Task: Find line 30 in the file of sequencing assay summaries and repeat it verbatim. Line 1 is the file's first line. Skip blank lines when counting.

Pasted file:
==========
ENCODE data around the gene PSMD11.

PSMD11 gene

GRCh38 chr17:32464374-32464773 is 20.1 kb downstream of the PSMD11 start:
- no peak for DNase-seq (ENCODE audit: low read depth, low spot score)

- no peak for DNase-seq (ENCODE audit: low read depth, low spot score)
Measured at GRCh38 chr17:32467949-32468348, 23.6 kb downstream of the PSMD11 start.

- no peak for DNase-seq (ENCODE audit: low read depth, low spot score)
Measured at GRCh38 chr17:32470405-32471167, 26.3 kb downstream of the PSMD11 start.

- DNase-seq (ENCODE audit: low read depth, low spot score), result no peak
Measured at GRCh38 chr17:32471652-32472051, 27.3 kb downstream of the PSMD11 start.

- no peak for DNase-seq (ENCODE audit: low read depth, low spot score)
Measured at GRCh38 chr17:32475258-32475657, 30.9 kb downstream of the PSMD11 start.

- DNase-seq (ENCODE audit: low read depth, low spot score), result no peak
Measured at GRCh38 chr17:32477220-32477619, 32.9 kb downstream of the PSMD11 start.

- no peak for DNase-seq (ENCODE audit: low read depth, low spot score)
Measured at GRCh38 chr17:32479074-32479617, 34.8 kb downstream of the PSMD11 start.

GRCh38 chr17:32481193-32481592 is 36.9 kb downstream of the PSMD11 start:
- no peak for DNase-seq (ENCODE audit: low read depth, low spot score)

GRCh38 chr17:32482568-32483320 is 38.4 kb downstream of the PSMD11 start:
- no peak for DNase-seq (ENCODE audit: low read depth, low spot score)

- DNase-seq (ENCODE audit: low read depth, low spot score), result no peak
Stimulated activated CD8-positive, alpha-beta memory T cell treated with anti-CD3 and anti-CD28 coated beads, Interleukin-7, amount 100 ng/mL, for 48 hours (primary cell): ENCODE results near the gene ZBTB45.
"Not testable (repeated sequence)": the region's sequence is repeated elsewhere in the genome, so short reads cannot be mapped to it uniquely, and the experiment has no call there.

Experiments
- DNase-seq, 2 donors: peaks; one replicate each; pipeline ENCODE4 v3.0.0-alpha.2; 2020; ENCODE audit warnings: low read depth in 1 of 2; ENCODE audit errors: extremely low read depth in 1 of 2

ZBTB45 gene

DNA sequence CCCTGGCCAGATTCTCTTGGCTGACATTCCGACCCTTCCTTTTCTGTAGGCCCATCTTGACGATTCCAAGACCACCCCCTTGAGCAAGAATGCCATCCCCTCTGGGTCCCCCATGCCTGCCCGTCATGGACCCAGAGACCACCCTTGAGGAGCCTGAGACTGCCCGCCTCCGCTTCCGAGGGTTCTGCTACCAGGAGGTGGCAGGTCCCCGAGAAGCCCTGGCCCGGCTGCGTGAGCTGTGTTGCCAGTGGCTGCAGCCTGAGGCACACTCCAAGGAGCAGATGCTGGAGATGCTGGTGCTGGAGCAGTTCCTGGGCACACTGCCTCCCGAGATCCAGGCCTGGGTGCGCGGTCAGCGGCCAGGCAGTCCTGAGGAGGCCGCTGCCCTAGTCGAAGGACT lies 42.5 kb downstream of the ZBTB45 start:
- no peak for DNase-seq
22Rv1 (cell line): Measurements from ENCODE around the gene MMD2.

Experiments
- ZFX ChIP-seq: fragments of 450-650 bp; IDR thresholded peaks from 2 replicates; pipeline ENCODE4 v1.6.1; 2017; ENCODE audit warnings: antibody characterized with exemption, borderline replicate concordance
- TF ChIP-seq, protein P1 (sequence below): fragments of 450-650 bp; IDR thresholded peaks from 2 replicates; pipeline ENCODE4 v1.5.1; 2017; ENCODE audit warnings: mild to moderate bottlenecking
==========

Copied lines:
Experiments